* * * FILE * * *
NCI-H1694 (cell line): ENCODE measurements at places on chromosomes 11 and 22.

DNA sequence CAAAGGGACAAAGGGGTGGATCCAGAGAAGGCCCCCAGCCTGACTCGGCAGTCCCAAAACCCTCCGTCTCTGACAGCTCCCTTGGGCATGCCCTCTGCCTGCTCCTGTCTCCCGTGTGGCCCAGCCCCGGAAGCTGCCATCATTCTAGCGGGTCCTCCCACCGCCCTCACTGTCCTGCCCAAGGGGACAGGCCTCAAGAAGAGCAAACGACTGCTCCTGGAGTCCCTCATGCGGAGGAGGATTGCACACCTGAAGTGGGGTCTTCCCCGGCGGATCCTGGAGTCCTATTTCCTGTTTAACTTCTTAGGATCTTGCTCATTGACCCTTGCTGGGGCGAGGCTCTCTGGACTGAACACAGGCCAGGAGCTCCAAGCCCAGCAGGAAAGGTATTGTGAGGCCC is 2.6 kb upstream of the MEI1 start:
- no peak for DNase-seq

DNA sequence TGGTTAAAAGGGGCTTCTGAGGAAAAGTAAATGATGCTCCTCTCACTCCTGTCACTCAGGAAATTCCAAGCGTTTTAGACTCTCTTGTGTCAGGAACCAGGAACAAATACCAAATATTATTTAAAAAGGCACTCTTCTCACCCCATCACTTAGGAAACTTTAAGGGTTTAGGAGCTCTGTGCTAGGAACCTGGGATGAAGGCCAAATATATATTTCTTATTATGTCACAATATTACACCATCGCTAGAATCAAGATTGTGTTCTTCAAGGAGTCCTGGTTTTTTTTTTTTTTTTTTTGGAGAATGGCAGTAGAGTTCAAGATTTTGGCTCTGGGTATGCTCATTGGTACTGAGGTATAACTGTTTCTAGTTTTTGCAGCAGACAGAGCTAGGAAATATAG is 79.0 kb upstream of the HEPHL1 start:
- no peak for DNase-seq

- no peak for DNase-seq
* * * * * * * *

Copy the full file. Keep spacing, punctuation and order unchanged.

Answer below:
NCI-H1694 (cell line): ENCODE measurements at places on chromosomes 11 and 22.

DNA sequence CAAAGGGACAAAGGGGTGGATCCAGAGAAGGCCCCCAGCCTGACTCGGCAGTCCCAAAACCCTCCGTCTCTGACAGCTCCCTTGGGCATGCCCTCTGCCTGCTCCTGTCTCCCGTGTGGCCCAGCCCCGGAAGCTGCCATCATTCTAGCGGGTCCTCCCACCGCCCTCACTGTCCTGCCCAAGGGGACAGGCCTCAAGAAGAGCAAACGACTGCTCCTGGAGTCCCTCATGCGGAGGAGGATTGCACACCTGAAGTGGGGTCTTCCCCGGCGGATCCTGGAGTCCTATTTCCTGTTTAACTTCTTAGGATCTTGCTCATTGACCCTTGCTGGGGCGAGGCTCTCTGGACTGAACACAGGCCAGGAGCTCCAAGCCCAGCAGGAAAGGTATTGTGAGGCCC is 2.6 kb upstream of the MEI1 start:
- no peak for DNase-seq

DNA sequence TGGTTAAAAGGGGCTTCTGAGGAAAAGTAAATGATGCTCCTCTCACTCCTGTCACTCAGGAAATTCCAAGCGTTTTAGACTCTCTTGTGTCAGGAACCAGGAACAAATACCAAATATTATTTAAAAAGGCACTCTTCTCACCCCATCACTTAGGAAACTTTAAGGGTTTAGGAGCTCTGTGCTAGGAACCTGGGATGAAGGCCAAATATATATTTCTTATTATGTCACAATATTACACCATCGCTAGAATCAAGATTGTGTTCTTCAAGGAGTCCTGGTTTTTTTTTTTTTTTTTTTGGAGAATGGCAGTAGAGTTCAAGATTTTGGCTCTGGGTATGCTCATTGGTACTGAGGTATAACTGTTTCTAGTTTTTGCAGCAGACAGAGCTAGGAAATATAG is 79.0 kb upstream of the HEPHL1 start:
- no peak for DNase-seq

- no peak for DNase-seq